Mitchell Owens, special projects editor of Architectural Digest
Writer, Valentine Lawford's Wildest-dreams weekend-with Pauline de Rothschild is in a much tattered state-loosened from several of its 1975 Vogue appearances. Other articles about the Baroness collected from magazines are pulled out too. Most images scanned and documented. Her Grand Mouton was a much sought after story and must have been the most coveted invitation as storied by Lawford and Rosamond Bernier. In her recent extraordinary scrapbook memoir- Some of My Lives, Bernier devotes one of her chapters to her Mouton experience- Once Upon a Time: Life at Mouton Rothschild.
Pauline photographed by Horst at Grand Mouton
the Baron and Baroness photographed by Cecil Beaton, 1964
As acolyte to all things Pauline, I asked Mitchell Owens, the special projects editor of Architectural Digest and Pauline de Rothschild biographer about Pauline's Mouton wardrobe.
'I think it would be fair to say that, like Daphne Guinness, Pauline de Rothschild approached fashion as a deeply personal artistic expression—and she knew what she was doing, since she had been designing clothes for herself since she was a teenager and eventually oversaw the made-to-order department at Hattie Carnegie. Even when Rothschild wore, say, a stately, architectonic gown by Balenciaga, the way it was complemented (coiffure, makeup, jewels, shoes) resulted in an ensemble that was entirely about Pauline and not about the haute couture.'
Owens has collected every possible bit of Rothschild material he can find and that Pauline Obsession we share has led him to write her much needed definitive biography. He has confessed to tucking away, reverently no doubt, "even a scrap of silvery brocade from her bed."
Owens continues saying:
'The fantastical evening outfits she often wore in the early to mid 1960s at Château de Mouton—outfits Cecil Beaton once called “Pauline going too far”—were anything but casual in creation. Rothschild just didn't throw on a dress, clip on some earrings, and walk out to greet her guests. Her looks were carefully assembled and thoughtfully composed, whether sexy bluestocking or mod troubadour or Space Age sultana.'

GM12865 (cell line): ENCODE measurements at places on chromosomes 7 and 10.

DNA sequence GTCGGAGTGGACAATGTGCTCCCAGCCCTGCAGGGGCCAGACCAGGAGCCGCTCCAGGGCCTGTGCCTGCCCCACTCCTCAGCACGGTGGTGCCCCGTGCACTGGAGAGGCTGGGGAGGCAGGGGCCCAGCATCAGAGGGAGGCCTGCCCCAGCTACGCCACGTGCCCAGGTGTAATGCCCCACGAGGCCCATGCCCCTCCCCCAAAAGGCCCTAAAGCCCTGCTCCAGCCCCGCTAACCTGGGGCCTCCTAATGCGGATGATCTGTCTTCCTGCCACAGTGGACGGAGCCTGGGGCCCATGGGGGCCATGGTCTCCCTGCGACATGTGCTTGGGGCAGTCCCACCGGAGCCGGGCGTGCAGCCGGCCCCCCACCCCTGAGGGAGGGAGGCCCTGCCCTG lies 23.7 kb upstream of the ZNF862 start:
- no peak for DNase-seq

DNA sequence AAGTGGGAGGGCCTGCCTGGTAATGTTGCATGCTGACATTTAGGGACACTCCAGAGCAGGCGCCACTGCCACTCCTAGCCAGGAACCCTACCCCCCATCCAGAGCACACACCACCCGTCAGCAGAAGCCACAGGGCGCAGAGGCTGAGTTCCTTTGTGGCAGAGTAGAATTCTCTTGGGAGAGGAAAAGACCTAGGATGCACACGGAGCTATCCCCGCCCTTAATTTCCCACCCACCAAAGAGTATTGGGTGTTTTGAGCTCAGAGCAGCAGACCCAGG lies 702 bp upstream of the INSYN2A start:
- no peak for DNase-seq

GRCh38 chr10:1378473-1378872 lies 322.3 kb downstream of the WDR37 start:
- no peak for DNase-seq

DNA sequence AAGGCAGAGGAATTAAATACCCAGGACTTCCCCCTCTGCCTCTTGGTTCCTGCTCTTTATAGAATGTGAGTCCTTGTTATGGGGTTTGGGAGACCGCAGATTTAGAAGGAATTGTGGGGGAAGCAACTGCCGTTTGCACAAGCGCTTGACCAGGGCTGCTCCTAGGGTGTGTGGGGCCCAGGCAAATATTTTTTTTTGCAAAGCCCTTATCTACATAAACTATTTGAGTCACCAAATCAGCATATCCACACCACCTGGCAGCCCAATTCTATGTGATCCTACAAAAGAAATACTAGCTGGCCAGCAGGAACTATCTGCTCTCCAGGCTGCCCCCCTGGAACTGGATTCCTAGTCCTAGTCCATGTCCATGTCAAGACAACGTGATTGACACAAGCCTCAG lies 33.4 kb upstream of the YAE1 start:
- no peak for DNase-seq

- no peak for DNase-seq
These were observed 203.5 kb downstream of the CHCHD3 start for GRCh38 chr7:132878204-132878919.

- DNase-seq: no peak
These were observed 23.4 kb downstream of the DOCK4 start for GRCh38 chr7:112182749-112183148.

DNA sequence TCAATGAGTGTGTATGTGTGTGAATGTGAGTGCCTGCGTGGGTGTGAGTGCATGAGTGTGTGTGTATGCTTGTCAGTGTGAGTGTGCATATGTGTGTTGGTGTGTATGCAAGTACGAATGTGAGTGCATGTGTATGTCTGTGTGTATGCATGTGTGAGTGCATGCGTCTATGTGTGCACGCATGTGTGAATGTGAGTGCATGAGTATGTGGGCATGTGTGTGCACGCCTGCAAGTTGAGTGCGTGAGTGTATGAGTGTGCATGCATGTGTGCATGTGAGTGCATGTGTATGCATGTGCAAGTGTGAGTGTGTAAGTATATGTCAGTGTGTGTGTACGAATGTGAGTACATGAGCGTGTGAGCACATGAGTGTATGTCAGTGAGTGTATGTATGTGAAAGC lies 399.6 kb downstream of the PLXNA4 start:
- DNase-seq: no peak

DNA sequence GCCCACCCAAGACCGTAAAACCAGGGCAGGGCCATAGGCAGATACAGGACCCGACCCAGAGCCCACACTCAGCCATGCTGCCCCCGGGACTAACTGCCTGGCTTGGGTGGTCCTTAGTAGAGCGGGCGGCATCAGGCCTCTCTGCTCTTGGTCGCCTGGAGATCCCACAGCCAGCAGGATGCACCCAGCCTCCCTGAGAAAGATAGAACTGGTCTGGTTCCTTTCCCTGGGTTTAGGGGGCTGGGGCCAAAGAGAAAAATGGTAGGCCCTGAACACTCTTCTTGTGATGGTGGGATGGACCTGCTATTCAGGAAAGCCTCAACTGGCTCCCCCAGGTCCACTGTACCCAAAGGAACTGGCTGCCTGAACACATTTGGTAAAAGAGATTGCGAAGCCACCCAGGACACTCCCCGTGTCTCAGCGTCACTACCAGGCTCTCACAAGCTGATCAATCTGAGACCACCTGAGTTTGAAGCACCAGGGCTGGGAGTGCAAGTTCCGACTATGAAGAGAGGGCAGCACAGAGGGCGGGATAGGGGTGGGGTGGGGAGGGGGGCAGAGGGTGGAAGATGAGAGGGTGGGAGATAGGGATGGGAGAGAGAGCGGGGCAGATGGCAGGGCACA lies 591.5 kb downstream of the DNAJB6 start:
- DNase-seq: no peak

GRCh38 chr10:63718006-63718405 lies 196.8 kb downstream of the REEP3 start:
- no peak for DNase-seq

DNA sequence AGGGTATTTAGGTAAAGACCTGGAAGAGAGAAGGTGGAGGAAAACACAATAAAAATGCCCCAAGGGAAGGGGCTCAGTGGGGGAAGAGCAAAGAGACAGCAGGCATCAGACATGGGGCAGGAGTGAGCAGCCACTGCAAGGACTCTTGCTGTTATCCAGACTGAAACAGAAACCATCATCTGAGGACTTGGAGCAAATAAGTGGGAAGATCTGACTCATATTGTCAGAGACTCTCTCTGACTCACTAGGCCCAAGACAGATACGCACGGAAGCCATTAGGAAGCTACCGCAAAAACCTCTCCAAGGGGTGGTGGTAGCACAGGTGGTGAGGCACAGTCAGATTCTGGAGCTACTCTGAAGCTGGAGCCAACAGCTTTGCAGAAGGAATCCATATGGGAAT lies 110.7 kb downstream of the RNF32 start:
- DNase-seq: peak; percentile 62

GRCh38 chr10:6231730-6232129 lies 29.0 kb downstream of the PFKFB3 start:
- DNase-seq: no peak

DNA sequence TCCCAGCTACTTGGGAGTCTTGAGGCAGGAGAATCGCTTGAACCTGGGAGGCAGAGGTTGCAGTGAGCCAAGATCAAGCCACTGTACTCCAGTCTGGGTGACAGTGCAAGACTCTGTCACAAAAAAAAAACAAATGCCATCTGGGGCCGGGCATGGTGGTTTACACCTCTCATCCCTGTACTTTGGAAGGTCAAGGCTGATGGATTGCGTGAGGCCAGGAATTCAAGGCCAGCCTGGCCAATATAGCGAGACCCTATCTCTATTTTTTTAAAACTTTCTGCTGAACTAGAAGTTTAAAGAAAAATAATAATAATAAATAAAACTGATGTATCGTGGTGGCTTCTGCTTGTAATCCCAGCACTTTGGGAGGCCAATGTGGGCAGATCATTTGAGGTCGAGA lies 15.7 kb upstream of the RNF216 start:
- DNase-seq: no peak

'Some of her most striking fashion explorations recall the trouser roles in operas like "Der Rosenkavalier," wherein a lovely woman piquantly impersonates a young man and causes a great deal of sexual and emotional confusion. (I am thinking too of that Robin Hood ensemble, with the thigh-high Roger Vivier boots and Yves Saint Laurent tunic, photographed by Horst.)' M.O.
'Also the level of art-historical scholarship that Pauline de Rothschild brought to the clothes she designed (or had designed) for herself, even everyday outfits, astounds me. The neckline of a dress might echo one she had seen in an Old Master painting or an jeweled evening hood would be adapted from the caleches worn by women in the late 18th century to protect their towering coiffures. Overall there was a burning desire for absolute individuality, and to that end, Rothschild created a unique wardrobe composed of a thousand obscure references that tethered her every waking moment to aspects of history, art, and literature. She was literally a walking encyclopaedia.' M.O.
Hermes Fall 2011 for a Weekend at Mouton, Le Style Pauline
the Baroness by Beaton
Incredible scenes from Pauline’s life at Mouton filled the pages of Vogue while Diana Vreeland- a distant cousin ruled editorially. Her wardrobe was as much a part of that Dream as her legendary tablescapes. Hermes' new designer Christophe Lemaire is French-very French. His fall 2011 collection for Hermѐs captures the joie de vivre of Pauline de Rothschild's Mouton vibe.
Hermes' Lemaire showed sand-colored suede over leggings and a coat in forest-green leather over matching skinny leather tight leggings. How could le style Pauline -not have been an influence?
Pauline de Rothschild's style -Jerkin, tall boots, leggings wasn't for everyone. The Baroness was about 5'9" and she wore the 17th century menswear style superbly.
It suited her.
Hermes Fall 2011, Mouton still life and Pauline's thigh high suede boots
Pauline in a more traditional skirt and blouse- Classic
Pauline in her bedroom retreat at Mouton, Brioni, Fall 2011
According to Rosamund Bernier's Some of My Lives account, black tie was a nightly thing. "It was of course black tie every night, and for women practically ball gowns were encouraged. Balenciaga made a series of billowing creations for Pauline to wear for Mouton evenings. She called them mes Moutons."
Antoni Berardi, 2008
Pauline in an exotic tunic and tight trousers.
...these might have suited Pauline
Chado Ralph Rucci, Preen, Oscar de la Renta, Theyskens' Theory, Yves Saint Laurent
Chado Ralph Rucci
the Baroness' Black Balenciaga
Giambattista Valli FALL 2009
Pauline de Rothschild was named to the International Best Dressed List Hall of Fame in 1969.
Friend Cecil Beaton wrote in his diaries-
“all of Pauline’s affectations have become completely natural”
& he would also write- She was
"a work of art, with each appearance a subtle surprise….”
grateful thanks to Mitchell Owens for his contribution to this story, Mitchell's latest at Architectural Digest here
I highly suggest the Rosamond Bernier book, a must read here
read the Andre Leon Talley Fashion Plates article with the Owen's quote here